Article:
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A past MSP configured our Windows servers (2012 R2) like so:

  • SERVER01 (10.0.0.1): DC + DHCP + DNS
  • SERVER02 (10.0.0.2): RRAS

DHCP is handing out IP addresses in the 10.0.0.50-240 range.

DNS is configured for secure dynamic updates, and DHCP uses a credential to register updates in DNS.

RRAS is providing an SSTP VPN, using a single NIC, and is configured to assign IP addresses using DHCP (rather than a static address pool). It has a DHCP Relay Agent set up on the "Internal" interface with 10.0.0.1 in the server list.

All of that is fine when domain-joined laptops are in the office connected directly to the network, because DHCP updates the DNS whenever they renew their leases.

However, when those same laptops are taken out of the office and connect to the VPN, the DNS does not get updated with their new IP addresses, so I can't perform any kind of remote management or deployment using their hostnames until they're brought back to the office.

How do I get the DNS to correctly update with the VPN clients' IP addresses?

Enabling the "Register this connection's addresses in DNS" option on the VPN clients doesn't work because the existing DNS records are owned by the DHCP credential, so the VPN clients do not have permission to directly update the records. (I've verified this by manually giving one of the laptops permission to write to their own DNS record, at which point it was suddenly able to register in DNS via the VPN).

Also, running "ipconfig /all" on the VPN clients shows "DHCP Enabled: No" for the PPP adapter. Is that the expected behaviour? Shouldn't it say "DHCP Enabled: Yes" if the DHCP Relay Agent is actually working?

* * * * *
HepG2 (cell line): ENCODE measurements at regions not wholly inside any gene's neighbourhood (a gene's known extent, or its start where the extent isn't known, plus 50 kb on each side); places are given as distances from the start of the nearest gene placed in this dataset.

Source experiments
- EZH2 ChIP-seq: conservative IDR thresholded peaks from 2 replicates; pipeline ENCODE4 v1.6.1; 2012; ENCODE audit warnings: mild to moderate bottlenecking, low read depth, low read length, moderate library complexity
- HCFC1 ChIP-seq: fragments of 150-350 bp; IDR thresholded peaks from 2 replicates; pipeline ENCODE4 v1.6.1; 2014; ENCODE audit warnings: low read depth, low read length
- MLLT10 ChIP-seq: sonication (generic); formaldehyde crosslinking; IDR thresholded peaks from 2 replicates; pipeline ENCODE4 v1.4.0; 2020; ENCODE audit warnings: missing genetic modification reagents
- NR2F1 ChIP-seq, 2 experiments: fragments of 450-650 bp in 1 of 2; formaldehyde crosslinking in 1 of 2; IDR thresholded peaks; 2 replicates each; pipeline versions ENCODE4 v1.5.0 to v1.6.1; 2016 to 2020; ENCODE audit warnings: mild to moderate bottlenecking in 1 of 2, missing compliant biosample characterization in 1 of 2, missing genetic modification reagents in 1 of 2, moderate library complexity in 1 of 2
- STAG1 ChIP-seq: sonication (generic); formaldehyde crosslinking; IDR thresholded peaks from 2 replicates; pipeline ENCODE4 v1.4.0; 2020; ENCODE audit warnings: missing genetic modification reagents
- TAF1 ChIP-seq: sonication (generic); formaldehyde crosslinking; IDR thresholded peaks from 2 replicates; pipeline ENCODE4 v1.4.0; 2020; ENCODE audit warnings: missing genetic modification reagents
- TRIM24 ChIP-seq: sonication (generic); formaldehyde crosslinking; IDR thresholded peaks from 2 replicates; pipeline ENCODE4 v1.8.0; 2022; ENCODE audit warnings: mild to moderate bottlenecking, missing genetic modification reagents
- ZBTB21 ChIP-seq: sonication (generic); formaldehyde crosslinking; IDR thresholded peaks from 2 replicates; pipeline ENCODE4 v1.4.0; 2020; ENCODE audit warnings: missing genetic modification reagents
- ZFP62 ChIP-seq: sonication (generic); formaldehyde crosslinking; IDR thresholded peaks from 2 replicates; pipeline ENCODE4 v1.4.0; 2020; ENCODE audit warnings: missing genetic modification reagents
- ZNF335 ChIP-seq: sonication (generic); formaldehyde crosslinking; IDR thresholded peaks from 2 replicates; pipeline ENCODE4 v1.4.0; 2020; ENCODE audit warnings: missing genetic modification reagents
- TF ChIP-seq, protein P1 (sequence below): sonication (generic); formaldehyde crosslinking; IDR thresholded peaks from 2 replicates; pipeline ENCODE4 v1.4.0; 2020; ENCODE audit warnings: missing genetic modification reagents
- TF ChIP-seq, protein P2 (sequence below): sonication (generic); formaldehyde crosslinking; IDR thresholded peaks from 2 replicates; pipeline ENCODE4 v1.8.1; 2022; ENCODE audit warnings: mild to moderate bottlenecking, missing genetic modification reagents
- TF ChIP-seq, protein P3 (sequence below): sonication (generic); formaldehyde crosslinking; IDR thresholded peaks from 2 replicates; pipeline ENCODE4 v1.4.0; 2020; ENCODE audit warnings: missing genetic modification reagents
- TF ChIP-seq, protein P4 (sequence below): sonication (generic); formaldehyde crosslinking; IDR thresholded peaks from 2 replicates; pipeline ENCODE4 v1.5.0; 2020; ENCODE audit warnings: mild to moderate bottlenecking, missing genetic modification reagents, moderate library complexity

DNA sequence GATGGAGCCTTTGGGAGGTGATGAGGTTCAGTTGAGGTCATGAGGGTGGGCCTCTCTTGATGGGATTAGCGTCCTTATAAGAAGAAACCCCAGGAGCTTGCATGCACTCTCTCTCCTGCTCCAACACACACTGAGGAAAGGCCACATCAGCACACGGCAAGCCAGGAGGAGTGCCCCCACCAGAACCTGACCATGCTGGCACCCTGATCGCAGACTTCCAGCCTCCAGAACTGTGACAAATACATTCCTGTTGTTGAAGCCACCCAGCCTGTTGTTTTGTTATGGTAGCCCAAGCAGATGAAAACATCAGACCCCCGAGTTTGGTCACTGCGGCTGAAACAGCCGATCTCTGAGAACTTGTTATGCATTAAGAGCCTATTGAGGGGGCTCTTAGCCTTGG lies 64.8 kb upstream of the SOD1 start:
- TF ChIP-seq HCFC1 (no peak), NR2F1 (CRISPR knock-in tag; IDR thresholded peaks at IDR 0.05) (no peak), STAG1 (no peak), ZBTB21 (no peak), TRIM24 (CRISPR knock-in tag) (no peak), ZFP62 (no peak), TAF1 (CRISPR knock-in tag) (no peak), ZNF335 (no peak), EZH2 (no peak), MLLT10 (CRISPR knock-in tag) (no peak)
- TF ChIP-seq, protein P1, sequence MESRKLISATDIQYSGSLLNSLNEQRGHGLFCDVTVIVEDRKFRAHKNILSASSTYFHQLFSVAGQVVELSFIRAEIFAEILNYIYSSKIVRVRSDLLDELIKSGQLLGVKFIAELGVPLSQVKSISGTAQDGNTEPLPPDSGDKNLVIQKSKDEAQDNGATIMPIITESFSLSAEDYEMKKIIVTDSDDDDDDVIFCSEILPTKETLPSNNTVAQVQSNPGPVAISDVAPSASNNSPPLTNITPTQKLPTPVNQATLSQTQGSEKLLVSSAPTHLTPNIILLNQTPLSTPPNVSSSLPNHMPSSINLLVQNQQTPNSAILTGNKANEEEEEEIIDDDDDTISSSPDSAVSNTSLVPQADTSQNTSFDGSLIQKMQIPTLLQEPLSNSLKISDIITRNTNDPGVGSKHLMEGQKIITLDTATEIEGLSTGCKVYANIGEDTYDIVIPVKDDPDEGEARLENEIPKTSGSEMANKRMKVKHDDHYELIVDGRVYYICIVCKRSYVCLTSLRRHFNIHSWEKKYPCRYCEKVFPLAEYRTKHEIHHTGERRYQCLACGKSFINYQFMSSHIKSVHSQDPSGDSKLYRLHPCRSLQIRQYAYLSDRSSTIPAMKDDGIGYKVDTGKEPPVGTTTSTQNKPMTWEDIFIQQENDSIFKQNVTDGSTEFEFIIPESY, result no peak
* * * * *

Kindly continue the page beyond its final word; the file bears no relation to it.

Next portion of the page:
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I think I've come up with a reasonable solution for this.

  1. Make sure the laptops have "Register this connection's addresses in DNS" enabled on their VPN connections.
  2. Set a DHCP User Class on all of their network adaptors:
    • ipconfig /setclassid * "MyClass"
  3. Create a DHCP policy in the relevant scope which only applies to DHCP clients who have the aforementioned user class. Configure the policy with a shorter DHCP lease if you wish, but more importantly, configure it to Dynamically update DNS records only if requested by the DHCP clients:
    • DHCP\MyServer\IPv4\Scope [10.0.0.0]\Policies
  4. Optionally, create a GPO for the laptops which configures their DNS clients to refresh their DNS records more regularly and sets a short TTL on the records:
    • Computer Configuration\Administrative Templates\Network\DNS Client\Registration refresh interval
    • Computer Configuration\Administrative Templates\Network\DNS Client\TTL value for A and PTR records

This way, the laptops can control their own DNS records because DHCP is prevented from automatically doing it on their behalf, plus the short TTL means other machines shouldn't cache any of those records for extended periods.

Meanwhile, all of the other PCs on the domain just carry on as normal, because all of the above is policy-based and only applies to those machines with the correct user class and group membership.

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